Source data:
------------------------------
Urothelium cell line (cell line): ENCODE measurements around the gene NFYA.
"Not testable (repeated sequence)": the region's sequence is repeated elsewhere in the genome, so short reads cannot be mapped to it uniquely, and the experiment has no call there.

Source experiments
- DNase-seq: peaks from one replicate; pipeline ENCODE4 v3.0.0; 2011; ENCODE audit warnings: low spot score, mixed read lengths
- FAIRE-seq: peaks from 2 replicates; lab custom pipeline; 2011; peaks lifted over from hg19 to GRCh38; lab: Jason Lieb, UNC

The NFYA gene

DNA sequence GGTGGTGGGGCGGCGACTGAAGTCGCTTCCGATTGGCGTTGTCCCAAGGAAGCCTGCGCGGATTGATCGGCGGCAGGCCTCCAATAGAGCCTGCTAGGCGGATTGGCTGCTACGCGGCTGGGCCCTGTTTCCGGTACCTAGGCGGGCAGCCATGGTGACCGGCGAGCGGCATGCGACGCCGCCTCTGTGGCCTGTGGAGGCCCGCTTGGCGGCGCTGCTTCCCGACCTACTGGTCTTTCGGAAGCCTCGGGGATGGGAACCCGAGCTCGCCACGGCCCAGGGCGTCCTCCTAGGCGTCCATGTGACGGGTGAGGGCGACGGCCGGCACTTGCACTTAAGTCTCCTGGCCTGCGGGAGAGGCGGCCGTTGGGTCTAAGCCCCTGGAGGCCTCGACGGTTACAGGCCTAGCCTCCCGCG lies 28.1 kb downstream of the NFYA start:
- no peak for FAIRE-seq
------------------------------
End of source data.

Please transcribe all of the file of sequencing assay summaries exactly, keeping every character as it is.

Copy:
Urothelium cell line (cell line): ENCODE measurements around the gene NFYA.
"Not testable (repeated sequence)": the region's sequence is repeated elsewhere in the genome, so short reads cannot be mapped to it uniquely, and the experiment has no call there.

Source experiments
- DNase-seq: peaks from one replicate; pipeline ENCODE4 v3.0.0; 2011; ENCODE audit warnings: low spot score, mixed read lengths
- FAIRE-seq: peaks from 2 replicates; lab custom pipeline; 2011; peaks lifted over from hg19 to GRCh38; lab: Jason Lieb, UNC

The NFYA gene

DNA sequence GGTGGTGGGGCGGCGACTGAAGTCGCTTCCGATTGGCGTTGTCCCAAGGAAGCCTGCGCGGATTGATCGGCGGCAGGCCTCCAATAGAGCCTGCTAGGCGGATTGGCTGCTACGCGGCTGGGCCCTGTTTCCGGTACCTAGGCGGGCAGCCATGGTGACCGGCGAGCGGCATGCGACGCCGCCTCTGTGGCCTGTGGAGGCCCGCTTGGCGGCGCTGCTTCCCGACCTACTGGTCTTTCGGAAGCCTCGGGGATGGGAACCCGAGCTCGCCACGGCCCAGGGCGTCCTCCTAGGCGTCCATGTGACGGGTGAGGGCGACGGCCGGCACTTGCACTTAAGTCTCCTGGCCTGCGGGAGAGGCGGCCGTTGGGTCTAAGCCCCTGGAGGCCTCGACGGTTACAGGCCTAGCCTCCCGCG lies 28.1 kb downstream of the NFYA start:
- no peak for FAIRE-seq